Understanding IPOs and share offers

An Initial Public Offering (IPO) occurs when a business comes to the market for the first time and sells shares to the public just before they become available on a recognised stock exchange. Share offers are similar to IPOs in that they’re a way for publicly listed companies, who’ve already had an IPO, to raise further money by issuing more shares to investors outside of the secondary open market. Here’s what investors considering buying shares in a new public company need to know.

  • 04/05/2017

IPOs and share offers tend to pique the interest of investors looking for the opportunity to invest early in a hopefully growing business.

They usually fall into two categories. First, there are the companies looking to raise capital to expand. Secondly, larger groups may come to the market when looking to increase their investor base, make acquisitions, restructure their finance and/or raise capital.

Who sets the price in the first place?

The share price is set by an investment bank hired by the company to see it through the whole process. This firm will value the business and market it to the public. Once the company has become a publicly traded business on the stock exchange, the share price will be dictated thereafter by normal supply and demand trends.

Know what you’re investing in

Any investor considering getting involved in an IPO or a share offer needs to do their homework. This means not only checking the company’s fundamentals out, but also finding out why it’s coming to the market.

What does the market – the experts – think its chances of success will be? Is the business plan realistic? Is there demand for its products and services? If you're in any doubt as to how to interpret the information you gather about the company, talk it through with a professional adviser.

Timeline of an IPO

Intention to Float

A company officially announces its intention to float through an IPO by making a formal announcement to a recognised stock exchange such as the London Stock Exchange (LSE). At this point, investors can register their interest with an investment platform such as Barclays Smart Investor but they can't invest just yet.

Offer open

The company then officially announces the launch of the IPO or share offer by publishing their approved prospectus, pricing notification and any other supplementary documents. It's essential to read all of this information thoroughly so that you can appreciate the level of risk involved, but the prospectus is the only document on which decisions to invest should be based. It should also list the minimum investment level.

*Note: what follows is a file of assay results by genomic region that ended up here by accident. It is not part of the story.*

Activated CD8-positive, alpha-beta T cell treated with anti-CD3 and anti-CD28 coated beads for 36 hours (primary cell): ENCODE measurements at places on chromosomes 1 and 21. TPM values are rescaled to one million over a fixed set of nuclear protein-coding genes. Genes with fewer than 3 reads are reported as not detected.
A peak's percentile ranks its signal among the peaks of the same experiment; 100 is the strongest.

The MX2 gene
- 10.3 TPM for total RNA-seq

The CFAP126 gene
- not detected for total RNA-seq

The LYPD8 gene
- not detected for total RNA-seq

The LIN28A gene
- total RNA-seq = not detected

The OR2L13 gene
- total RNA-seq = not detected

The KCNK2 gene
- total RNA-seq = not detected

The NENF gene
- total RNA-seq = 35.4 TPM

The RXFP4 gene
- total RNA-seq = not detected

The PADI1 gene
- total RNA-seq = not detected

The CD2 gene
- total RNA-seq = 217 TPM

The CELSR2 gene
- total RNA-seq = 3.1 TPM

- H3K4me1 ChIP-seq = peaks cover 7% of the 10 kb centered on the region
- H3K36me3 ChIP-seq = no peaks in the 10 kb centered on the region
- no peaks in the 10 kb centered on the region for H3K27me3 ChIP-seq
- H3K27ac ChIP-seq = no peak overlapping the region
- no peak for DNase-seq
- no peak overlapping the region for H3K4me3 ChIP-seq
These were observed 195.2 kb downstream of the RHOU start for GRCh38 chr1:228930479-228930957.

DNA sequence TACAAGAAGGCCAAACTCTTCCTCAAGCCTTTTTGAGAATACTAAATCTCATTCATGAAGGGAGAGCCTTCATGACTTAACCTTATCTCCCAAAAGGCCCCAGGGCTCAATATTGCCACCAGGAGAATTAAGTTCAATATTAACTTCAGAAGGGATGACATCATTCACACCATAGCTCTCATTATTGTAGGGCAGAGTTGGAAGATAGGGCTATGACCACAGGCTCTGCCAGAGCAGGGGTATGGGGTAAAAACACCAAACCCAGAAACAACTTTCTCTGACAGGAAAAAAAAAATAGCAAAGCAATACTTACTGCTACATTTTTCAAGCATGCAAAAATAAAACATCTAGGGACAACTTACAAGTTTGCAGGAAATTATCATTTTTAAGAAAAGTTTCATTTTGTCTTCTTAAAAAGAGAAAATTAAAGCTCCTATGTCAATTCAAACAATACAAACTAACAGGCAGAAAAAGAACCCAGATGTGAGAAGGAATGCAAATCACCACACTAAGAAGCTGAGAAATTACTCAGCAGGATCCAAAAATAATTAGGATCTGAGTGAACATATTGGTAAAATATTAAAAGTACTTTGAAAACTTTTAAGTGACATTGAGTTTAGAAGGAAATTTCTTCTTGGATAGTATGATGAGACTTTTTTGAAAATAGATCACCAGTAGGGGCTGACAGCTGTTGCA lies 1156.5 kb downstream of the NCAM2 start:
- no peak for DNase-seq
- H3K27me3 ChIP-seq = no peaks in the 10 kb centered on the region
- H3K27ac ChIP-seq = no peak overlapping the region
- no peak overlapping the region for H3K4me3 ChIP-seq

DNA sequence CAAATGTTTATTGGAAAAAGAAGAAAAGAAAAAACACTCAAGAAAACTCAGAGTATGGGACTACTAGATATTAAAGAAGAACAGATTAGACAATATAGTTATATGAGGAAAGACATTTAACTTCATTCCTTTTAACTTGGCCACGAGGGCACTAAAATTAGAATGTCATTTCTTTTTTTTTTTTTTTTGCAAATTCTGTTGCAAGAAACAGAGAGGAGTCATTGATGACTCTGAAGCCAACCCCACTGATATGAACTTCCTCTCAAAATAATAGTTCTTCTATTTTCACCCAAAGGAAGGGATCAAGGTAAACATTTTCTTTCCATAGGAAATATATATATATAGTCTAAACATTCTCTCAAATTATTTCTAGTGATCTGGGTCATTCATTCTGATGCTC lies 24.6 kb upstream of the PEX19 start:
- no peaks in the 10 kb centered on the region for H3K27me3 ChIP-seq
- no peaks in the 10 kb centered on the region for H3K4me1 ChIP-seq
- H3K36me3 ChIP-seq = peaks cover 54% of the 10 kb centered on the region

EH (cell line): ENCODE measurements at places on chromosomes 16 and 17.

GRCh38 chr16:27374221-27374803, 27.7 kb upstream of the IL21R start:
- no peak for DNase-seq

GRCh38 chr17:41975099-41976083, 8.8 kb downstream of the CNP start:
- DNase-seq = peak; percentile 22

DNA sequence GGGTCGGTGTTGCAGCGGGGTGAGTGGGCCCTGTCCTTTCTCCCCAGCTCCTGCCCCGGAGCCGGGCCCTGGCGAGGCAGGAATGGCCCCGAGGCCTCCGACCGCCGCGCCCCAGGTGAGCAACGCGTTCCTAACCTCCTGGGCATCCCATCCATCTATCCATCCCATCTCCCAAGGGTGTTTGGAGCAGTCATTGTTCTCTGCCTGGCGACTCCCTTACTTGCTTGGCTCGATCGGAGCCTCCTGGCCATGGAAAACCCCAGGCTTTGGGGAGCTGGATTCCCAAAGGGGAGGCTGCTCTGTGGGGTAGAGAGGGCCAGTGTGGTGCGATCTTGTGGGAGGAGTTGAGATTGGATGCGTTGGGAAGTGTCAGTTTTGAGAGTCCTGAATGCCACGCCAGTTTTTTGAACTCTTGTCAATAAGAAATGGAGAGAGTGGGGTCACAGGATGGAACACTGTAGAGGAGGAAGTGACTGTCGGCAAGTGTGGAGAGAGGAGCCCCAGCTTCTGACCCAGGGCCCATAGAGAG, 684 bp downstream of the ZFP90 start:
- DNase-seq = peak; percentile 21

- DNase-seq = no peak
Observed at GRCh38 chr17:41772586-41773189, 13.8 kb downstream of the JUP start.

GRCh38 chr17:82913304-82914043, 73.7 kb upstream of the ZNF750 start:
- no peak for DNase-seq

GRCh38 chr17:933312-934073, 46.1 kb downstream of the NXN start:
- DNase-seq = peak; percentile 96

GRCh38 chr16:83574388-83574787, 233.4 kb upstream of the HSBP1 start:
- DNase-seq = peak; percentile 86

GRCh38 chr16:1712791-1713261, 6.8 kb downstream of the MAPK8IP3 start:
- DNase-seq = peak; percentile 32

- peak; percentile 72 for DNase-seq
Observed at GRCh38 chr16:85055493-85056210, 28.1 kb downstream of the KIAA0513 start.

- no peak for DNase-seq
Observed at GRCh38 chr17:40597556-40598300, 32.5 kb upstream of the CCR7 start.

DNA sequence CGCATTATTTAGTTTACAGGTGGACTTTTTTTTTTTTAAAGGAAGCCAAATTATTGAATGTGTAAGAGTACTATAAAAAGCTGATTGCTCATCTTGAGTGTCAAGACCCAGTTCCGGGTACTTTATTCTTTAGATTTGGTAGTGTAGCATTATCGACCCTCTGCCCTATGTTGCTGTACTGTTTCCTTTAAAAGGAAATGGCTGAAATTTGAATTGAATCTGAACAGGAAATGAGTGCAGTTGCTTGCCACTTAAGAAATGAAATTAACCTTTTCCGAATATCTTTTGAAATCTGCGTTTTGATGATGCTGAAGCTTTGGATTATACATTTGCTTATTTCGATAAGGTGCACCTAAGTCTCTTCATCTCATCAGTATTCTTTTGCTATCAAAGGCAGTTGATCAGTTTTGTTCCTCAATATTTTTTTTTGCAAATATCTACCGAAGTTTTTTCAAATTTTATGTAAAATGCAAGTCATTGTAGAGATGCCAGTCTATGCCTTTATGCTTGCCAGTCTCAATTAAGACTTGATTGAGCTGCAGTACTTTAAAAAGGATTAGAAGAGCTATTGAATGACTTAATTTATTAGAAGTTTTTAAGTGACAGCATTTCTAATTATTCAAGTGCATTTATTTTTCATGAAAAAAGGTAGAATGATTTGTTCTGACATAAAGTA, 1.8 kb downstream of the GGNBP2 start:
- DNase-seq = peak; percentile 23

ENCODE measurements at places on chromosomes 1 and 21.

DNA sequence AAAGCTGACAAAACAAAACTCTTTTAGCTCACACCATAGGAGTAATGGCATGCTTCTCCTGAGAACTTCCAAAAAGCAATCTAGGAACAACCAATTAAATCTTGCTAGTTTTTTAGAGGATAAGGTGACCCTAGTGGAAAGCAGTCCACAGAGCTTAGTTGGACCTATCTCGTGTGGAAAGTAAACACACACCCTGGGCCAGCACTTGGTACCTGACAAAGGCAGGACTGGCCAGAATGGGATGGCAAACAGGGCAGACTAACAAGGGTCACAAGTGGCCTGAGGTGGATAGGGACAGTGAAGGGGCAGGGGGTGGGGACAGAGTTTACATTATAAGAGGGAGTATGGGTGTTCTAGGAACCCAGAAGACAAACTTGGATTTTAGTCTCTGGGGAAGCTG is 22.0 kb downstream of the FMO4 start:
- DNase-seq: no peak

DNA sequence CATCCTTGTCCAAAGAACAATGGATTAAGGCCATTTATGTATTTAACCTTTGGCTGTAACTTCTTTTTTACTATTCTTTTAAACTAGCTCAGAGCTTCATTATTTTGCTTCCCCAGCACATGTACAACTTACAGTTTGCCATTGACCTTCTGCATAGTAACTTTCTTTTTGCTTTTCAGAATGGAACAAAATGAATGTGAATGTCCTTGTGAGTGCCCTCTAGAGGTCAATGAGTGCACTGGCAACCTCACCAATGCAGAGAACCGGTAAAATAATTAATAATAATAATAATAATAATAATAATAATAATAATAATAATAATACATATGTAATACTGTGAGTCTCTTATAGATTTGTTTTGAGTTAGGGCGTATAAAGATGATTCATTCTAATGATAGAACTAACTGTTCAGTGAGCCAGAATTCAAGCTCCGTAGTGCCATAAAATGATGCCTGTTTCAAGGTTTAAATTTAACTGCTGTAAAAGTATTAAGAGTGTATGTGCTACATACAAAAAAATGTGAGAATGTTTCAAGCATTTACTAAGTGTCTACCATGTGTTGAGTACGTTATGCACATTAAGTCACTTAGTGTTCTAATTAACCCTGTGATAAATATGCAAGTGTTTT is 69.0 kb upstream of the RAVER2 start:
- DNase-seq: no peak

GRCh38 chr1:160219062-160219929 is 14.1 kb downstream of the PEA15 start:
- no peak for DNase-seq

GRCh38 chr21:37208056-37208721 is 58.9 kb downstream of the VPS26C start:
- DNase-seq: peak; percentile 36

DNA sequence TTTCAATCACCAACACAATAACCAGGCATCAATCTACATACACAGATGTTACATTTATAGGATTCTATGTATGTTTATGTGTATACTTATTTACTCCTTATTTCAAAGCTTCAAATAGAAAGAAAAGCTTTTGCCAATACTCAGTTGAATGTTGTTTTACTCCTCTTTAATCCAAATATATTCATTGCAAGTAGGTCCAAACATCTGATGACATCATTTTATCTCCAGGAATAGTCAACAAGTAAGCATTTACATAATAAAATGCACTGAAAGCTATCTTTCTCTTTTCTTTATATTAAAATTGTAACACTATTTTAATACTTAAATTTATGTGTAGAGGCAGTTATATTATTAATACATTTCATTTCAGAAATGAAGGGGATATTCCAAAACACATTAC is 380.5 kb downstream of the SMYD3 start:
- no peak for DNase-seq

For a limited period only

The IPO or share offer will only be available for a limited period. At the launch, the company confirms the 'offer period' – the amount of time you'll be given to make up your mind and invest at the launch price. This price won’t be known until the offer closes, however an indication of the price range will be detailed within the Pricing Notification. But be warned, an offer period isn’t set in stone – it's just an indication. If demand is high, it could close early and at short notice.

Confirmation of allocation

After the offer period has closed, the company announces the allocation of shares to all investors and will confirm its launch on the market and the price of the stock. When there's strong demand, investors won't necessarily receive all the shares they've applied for.

Once launched, the company will trade in the same way as any listed firm. Influences affecting prices include supply and demand, company performance and general market conditions.

Conditional dealing

There are some flotations that come to the market in two stages. Initially there may be a period of conditionally dealing once the company announces the allocation and price of the stock – this typically lasts for three days and is linked to the IPO deal settling on the stock market.

Any trades during this period are still conditional on the company being listed on the Exchange. This can place an extra risk on private investors carrying out conditional dealing, as should the company fail to be listed, all transactions effected during the conditional dealing period would become void. Due to this factor there are some elements of trading in the stock which aren’t available, such as buying within an Investment ISA.

‘Unconditional dealing' begins as soon as the stock is fully listed on the exchange and when no further conditions apply to trading. Any conditional deals that have been placed must wait until trading has become unconditional before they can be settled. At this point investing via an ISA is permitted.

Remember that investments can fall as well as rise and you may get back less than you invested.

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